Dundalk, Belfast WOW & Lough Neagh Coach Outing - 10th November 2019.
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South Dublin Members at Dundalk Docks, 10th November 2019 (picture: Ronan Browne)
A fine morning and clear skies always means a good start to a bird outing. At Dun Laoghaire, a Goldcrest was spotted and a little flock of Linnets alighted on the road. Further on, at Booterstown Marsh, two flying Little Egrets, a pair of Mute Swans, and some Pale-bellied Brent Geese caught the eye, while the East Link Bridge gave a good sighting of Cormorant on the River Liffey. The road trip as far as Dundalk yielded a good count of Buzzards warming up in the early sunshine. Keen spotting by Lucy added to the total.
Waders and gulls, Dundalk, 10th November 2019 (picture: Ronan Browne)
A brief stop at Dundalk harbour had Snipe, Golden Plover, Greenshank, Lapwing, Redshank and Grey Heron. That was followed by a quickie visit to the Navvy Bank along the Castletown River in search of the missing ‘Yank’ i.e. a Short-billed Dowitcher straying from its normal migration route down the coast of North America, which is just the fourth Irish record.
That bird proved elusive but Red-breasted Merganser, Great Crested Grebe and both godwits were well represented, while Pat Twomey registered a Spotted Redshank in the distance. There was even a passing Swallow!.
Goldfinch, RSPB WOW Centre, Belfast, 10th November 2019 (picture: Bill Rea)
Onwards then towards Belfast, with more Buzzards spotted along the motorway. Staff at the Window on Wildlife Centre were as welcoming as usual to their fine RSPB facility in Belfast Harbour. The feeders outside the main hide provided great close-ups of Greenfinch, Goldfinch, Chaffinch, House Sparrow, and Blue, Coal, and Great Tits. Robin and Wren were in close attendance. Inside, there were fine views of Shoveler, Teal, Little Grebe, Moorhen and Greylag Geese, in particular; but no sign of Reed Bunting or Water Rail, often seen close to the viewing window.
Tufted Duck and Little Grebe, Oxford Island, 10th November 2019 (picture: Bill Rea)
A quick trip in fading light, down the M1 to Oxford Island, was a reminder of shorter winter days. Some chose to enjoy a nice cuppa in the restaurant, while the hardier souls had a pleasant walk to the hides by Lough Neagh.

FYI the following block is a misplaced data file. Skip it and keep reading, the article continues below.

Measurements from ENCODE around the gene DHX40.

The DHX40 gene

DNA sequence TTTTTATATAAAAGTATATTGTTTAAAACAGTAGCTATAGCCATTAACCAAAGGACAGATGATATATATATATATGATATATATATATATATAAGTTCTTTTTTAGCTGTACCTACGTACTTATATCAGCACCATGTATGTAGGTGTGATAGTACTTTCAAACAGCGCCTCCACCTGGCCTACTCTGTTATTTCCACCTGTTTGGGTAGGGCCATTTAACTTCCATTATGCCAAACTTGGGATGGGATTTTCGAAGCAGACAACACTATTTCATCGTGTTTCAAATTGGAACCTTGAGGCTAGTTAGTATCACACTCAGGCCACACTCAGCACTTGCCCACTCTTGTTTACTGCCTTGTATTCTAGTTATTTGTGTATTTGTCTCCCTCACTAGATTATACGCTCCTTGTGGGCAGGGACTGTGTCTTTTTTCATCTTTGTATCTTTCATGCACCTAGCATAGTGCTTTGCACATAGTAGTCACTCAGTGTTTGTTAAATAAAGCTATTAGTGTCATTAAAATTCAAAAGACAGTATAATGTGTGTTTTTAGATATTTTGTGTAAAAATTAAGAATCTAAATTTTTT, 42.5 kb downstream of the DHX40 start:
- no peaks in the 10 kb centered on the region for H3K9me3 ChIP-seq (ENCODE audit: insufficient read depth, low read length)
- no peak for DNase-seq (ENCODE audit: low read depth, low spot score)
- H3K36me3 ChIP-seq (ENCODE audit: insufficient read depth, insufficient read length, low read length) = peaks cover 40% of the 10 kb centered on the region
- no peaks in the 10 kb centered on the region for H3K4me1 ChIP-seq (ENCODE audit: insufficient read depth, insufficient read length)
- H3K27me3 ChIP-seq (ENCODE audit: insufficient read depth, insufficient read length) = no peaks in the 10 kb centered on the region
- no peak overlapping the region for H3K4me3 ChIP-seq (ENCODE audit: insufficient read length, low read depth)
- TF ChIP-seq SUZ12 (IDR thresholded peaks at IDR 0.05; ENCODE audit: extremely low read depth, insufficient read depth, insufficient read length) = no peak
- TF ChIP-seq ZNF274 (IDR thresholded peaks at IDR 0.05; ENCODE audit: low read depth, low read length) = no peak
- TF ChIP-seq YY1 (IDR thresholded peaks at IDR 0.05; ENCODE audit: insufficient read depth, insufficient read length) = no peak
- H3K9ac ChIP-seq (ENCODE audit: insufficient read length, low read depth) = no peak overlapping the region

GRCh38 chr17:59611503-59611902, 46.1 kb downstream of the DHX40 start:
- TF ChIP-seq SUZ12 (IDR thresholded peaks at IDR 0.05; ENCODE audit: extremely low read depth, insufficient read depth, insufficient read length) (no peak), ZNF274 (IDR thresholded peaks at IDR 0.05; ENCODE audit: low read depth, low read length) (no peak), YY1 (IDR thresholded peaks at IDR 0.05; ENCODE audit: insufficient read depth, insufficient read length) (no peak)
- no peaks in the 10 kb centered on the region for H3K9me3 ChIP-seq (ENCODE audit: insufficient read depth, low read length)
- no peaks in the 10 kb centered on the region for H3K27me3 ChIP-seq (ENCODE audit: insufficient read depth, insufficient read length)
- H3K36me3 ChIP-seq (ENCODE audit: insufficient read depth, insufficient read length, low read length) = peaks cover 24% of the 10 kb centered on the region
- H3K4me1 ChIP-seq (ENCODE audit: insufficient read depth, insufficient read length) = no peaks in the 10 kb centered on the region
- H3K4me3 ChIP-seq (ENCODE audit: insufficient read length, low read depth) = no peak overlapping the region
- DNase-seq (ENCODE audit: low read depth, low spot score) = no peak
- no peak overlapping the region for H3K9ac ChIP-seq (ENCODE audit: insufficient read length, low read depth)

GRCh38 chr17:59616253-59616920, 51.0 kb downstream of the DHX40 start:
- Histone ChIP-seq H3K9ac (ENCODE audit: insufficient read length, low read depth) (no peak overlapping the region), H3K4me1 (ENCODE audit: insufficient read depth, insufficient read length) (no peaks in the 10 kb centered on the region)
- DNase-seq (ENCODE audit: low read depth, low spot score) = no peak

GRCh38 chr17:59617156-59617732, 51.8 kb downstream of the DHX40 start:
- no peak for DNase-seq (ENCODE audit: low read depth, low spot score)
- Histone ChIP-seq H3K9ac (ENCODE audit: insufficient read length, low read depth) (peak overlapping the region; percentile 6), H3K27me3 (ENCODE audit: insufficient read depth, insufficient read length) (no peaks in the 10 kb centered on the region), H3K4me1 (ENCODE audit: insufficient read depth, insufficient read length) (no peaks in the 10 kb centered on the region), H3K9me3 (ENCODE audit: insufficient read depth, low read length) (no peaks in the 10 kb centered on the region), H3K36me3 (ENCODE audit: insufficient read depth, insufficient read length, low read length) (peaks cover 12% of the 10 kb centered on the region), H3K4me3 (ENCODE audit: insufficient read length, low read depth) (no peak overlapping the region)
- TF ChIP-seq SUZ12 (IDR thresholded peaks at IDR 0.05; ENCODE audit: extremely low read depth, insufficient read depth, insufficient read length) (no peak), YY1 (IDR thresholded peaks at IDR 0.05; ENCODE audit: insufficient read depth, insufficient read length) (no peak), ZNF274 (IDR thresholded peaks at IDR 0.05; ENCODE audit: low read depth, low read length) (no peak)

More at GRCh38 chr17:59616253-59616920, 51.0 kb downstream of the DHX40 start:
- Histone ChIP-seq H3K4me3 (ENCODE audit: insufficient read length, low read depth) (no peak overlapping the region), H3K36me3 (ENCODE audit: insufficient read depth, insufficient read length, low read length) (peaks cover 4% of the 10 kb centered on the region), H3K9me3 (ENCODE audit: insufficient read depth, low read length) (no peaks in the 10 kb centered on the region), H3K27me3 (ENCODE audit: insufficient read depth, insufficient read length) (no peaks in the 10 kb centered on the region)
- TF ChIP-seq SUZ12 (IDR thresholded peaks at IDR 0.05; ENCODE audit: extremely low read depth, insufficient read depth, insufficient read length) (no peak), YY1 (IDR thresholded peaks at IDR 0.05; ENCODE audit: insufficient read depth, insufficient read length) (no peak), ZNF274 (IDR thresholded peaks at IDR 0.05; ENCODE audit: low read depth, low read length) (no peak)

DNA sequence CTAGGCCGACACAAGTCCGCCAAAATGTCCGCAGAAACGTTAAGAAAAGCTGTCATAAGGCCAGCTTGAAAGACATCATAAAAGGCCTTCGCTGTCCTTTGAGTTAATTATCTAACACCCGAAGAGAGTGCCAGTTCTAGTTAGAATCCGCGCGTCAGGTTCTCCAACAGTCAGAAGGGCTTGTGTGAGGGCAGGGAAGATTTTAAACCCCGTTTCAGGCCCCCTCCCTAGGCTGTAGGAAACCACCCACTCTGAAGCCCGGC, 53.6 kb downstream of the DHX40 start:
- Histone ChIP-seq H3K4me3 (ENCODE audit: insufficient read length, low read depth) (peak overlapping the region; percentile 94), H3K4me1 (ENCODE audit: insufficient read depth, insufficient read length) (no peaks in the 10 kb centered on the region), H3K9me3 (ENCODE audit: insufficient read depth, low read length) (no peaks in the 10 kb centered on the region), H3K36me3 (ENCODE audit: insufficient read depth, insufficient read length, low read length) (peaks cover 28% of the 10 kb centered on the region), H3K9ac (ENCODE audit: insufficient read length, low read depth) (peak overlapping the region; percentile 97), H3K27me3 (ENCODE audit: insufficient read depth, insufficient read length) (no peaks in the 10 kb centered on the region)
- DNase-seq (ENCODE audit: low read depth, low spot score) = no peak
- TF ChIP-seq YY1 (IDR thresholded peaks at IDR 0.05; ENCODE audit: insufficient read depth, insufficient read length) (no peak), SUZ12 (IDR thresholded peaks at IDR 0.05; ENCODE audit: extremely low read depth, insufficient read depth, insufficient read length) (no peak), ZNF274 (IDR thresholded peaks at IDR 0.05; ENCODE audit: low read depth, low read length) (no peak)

This vast but shallow lake holds many diving and dabbling ducks in season. There were rafts of Pochard, Tufted Duck, Wigeon and Coot, with some Gadwall and Teal, but a notable scarcity of Goldeneye. Water Rail made noises in the reeds. Gerard picked out a solitary Ruddy Duck, a remnant of an invasive bird family at Kinnego Bay. The woodland walks were enlivened by a marvelous flock of lively Jays, calling Treecreepers, and glimpses of Bullfinch and Long-tailed Tits. Pat’s powerful scope managed a distant view of a Whooper Swan, with no sign of the large flock usually present in wintertime on the nearby farmland.
Oxford Island Visitor Centre, 10th November 2019 (picture: Bill Rea)
A total of 68 bird species was noted during the outing. Non-avian species encountered during the day included a Harbour Seal near Soldier’s Point, a Brown Rat, an Otter at Oxford Island and some Grey Squirrels on the woodland walk.
Some More Pictures
Scenery and Birders
As the coach headed on the homeward journey, through Lurgan and on towards Banbridge a heavy downpour developed and lasted all the way back. Fortunately, we had enjoyed good weather while we were birding. Many thanks to Eleanor Keane and Niall Hatch leading a very enjoyable birding trip and to our Hon. Secretary, Mary Daly for organising the trip so expertly.